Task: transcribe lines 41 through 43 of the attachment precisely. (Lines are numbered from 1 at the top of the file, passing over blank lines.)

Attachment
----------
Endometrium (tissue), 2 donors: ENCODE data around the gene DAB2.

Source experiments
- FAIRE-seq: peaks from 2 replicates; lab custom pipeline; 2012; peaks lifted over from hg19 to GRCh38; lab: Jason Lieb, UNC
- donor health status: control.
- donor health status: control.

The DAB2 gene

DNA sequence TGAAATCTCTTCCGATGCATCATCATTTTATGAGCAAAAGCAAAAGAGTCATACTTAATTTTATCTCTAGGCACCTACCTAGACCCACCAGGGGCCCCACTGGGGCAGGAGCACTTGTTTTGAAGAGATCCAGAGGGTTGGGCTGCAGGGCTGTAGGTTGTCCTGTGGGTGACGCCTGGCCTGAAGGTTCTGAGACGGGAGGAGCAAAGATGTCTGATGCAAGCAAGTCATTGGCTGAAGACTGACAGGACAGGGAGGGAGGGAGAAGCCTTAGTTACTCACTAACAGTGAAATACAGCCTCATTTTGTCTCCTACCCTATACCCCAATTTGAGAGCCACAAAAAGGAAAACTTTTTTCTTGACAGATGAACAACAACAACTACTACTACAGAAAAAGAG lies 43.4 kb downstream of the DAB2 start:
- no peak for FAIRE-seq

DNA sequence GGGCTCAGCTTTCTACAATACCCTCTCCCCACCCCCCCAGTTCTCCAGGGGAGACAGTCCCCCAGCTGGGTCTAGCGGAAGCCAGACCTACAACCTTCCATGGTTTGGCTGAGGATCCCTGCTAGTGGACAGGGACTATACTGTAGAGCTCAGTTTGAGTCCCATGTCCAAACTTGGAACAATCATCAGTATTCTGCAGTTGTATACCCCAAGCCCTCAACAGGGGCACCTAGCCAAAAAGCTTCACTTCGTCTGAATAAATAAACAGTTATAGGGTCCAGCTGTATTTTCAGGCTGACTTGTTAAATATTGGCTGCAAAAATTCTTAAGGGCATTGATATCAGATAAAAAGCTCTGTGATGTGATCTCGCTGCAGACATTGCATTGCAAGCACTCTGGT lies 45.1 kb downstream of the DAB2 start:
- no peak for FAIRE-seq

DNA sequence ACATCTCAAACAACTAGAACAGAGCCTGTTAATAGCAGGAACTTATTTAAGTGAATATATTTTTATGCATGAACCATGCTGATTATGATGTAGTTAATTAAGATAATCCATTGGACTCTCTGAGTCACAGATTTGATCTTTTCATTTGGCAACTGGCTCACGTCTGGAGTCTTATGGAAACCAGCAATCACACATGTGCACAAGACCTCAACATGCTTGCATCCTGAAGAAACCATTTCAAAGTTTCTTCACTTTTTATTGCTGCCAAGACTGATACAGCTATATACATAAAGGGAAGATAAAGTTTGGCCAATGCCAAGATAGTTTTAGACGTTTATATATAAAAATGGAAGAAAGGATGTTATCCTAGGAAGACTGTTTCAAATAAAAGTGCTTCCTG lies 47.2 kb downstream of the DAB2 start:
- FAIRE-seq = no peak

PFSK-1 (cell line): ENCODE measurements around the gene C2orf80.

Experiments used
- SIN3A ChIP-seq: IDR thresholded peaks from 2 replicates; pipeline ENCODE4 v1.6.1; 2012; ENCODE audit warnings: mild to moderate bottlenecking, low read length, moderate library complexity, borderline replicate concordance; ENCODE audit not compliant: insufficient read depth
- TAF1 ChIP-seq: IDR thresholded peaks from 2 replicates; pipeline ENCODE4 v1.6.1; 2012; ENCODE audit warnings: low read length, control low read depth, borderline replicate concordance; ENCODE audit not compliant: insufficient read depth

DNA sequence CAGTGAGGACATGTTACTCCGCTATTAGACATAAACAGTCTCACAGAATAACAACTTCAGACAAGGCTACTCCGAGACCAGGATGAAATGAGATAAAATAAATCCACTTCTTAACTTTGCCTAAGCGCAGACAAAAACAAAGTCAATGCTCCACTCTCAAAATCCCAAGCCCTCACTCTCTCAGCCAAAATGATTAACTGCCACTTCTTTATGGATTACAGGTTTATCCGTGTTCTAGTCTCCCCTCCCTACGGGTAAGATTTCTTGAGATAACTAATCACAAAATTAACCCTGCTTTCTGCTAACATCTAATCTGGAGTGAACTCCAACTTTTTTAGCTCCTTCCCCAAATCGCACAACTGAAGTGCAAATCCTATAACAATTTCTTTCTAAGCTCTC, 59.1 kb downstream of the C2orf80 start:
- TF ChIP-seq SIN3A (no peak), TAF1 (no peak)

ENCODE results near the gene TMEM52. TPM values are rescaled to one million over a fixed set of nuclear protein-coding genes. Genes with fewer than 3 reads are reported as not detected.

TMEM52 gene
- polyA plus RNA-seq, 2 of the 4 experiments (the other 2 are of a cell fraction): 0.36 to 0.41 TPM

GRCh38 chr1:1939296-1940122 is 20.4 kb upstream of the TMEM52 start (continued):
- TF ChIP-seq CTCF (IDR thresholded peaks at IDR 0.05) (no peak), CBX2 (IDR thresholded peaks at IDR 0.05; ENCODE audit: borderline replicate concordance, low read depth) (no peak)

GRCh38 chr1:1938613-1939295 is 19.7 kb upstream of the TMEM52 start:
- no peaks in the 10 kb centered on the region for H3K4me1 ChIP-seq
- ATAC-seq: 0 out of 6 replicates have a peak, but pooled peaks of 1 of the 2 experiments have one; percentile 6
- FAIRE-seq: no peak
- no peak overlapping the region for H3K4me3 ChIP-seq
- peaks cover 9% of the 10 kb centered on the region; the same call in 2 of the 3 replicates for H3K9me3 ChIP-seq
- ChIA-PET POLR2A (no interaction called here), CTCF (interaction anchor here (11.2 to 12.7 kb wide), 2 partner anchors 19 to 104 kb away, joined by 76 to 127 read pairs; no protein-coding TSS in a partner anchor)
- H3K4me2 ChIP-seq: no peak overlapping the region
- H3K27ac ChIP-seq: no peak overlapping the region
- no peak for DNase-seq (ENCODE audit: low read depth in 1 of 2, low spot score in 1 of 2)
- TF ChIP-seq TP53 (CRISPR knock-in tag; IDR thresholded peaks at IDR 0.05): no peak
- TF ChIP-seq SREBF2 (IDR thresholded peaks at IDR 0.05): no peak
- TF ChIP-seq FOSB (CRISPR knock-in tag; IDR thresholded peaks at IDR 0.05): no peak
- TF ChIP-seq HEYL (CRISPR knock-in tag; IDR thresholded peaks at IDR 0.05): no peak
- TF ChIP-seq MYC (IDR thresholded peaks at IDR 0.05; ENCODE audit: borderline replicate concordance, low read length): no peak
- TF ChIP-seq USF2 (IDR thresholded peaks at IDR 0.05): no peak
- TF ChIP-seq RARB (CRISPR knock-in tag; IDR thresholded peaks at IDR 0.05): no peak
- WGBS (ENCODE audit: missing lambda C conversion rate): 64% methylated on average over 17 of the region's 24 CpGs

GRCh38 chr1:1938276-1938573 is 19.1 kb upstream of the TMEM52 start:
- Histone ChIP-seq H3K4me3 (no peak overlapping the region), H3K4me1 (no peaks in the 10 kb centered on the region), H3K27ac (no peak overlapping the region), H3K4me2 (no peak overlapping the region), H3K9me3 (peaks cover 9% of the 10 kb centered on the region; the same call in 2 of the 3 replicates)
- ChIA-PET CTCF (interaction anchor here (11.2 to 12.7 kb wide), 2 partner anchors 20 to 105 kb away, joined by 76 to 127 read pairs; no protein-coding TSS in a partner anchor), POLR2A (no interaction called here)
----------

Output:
- WGBS (ENCODE audit: missing lambda C conversion rate): 64% methylated on average over 17 of the region's 24 CpGs

GRCh38 chr1:1938276-1938573 is 19.1 kb upstream of the TMEM52 start:
- Histone ChIP-seq H3K4me3 (no peak overlapping the region), H3K4me1 (no peaks in the 10 kb centered on the region), H3K27ac (no peak overlapping the region), H3K4me2 (no peak overlapping the region), H3K9me3 (peaks cover 9% of the 10 kb centered on the region; the same call in 2 of the 3 replicates)